The U.S. Court of Appeals for the District of Columbia yesterday upheld the arrest of a 12-year-old girl by Metro police for eating a french fry in a train station in fall 2000.
The court affirmed a lower court ruling that Metro's "zero-tolerance" policy and the child's subsequent arrest were constitutional, although Judge John G. Roberts made it clear that he was no fan of the policy.
But once Judge Roberts became the nominee, the Left and its MSM allies immediately began broadcasting what may be aptly called the "Roberts wants to jail children for eating french fries"-meme, and they continue to do so. On two successive days last month, for example, WaPo published a balanced and factual discussion of Hedgepeth and a ridiculously over-the-top and inaccurate op-ed (which concludes that Judge Roberts is too heartless even to qualify as a Scalia-type ogre).
Playing whack-a-mole with the idiots-at-law of the popular press is a fun and worthwhile pass-time for lawyer-bloggers, but I'm particularly keen to challenge distortions being made by those who possess law degrees (and therefore should know better) and who occupy bully pulpits from which they've spread their distortions on legal matters. Thus, I could not let pass this snarky comment about Hedgepeth by Slate's senior editor, Stanford Law grad, and frequent legal commentator Dahlia Lithwick:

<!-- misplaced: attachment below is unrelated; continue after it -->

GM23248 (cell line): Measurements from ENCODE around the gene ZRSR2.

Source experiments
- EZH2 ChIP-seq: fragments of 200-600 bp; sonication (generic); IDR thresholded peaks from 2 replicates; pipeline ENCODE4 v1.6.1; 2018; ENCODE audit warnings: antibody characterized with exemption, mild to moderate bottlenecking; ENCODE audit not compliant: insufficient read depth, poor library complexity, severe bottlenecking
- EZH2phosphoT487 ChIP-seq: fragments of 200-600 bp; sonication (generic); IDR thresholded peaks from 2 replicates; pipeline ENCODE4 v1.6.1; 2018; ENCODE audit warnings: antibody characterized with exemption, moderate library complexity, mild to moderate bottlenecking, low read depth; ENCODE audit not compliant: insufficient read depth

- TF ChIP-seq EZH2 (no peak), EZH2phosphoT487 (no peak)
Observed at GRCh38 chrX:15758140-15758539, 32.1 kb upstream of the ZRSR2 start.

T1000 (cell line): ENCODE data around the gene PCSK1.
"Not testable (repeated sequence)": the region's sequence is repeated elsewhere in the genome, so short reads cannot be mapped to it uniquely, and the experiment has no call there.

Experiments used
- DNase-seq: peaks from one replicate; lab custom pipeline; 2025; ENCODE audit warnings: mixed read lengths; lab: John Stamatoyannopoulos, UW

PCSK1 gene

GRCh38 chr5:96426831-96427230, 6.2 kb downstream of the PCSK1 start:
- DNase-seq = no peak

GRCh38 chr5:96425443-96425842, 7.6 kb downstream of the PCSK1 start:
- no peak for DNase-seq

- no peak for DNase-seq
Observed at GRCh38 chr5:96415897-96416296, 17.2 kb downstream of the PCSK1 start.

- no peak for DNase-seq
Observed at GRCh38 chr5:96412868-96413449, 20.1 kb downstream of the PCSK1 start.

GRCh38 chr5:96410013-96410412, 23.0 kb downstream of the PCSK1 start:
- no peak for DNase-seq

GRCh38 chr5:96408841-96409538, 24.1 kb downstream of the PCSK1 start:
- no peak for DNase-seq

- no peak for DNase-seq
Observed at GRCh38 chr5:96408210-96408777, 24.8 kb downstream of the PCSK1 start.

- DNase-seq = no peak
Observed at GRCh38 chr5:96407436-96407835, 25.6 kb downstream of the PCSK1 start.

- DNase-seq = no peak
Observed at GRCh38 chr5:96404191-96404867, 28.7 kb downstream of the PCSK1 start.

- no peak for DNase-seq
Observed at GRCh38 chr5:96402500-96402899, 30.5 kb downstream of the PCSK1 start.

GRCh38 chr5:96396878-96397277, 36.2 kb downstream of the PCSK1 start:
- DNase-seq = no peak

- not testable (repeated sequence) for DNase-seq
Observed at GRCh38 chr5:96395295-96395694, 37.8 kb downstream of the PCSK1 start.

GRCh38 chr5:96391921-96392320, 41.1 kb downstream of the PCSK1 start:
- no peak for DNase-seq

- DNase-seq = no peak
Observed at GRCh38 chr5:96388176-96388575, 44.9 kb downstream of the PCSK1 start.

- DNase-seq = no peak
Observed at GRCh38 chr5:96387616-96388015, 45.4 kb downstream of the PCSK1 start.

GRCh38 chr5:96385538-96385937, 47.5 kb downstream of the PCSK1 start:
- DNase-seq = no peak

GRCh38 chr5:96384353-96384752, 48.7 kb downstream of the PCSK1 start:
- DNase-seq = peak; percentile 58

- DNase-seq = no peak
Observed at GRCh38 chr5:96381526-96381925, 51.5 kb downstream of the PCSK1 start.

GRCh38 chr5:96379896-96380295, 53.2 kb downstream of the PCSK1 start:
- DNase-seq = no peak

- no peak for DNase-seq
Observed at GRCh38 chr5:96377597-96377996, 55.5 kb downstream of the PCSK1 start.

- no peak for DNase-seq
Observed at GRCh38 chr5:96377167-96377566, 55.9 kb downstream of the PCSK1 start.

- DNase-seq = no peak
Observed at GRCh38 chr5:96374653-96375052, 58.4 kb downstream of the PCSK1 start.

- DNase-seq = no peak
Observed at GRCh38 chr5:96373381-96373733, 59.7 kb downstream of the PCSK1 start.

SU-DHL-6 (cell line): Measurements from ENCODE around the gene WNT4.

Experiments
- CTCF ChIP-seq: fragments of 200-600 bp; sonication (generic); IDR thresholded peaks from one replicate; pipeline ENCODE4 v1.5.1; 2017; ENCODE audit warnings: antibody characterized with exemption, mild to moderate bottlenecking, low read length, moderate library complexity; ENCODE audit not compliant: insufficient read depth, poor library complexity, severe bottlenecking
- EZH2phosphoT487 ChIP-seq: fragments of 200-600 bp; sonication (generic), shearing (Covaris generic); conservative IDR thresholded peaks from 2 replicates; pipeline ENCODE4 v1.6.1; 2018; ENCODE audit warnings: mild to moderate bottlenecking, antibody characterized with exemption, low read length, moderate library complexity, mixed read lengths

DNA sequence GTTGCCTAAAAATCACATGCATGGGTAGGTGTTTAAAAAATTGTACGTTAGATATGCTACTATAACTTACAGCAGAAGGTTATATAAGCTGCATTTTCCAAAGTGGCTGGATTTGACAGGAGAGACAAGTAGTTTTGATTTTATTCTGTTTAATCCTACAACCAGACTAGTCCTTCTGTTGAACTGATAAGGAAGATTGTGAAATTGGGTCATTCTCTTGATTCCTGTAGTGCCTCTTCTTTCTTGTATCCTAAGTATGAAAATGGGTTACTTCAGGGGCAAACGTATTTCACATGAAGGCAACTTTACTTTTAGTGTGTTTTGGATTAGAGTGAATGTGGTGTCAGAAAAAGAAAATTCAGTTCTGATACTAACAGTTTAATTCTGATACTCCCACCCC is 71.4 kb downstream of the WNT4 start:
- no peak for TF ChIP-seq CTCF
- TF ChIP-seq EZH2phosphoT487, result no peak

[Judge John Roberts] doesn't appear to be crusading for a wholesale national retreat to the good old days of executing miscreant 'tweens (although he seemingly finds arresting them for French-fry possession to be a cornerstone in good parent-child relations).
Trying to illustrate the line between justifiable snark and outright distortion, I posted a challenge to Ms. Lithwick. I asked her "to either substantiate [her] statement with even a single paragraph from the opinion itself which even 'seemingly' supports the view that Judge Roberts saw anything 'good' (or wise or appropriate or admirable) in the local law and policies being challenged — or else admit that [she] c[ould]n't." Ms. Lithwick responded promptly, graciously, and (I believe) wholly inadequately by email, and I posted our email exchange, along with some of my further observations, to let my readers decide (and comment upon) whether she'd adequately met my challenge.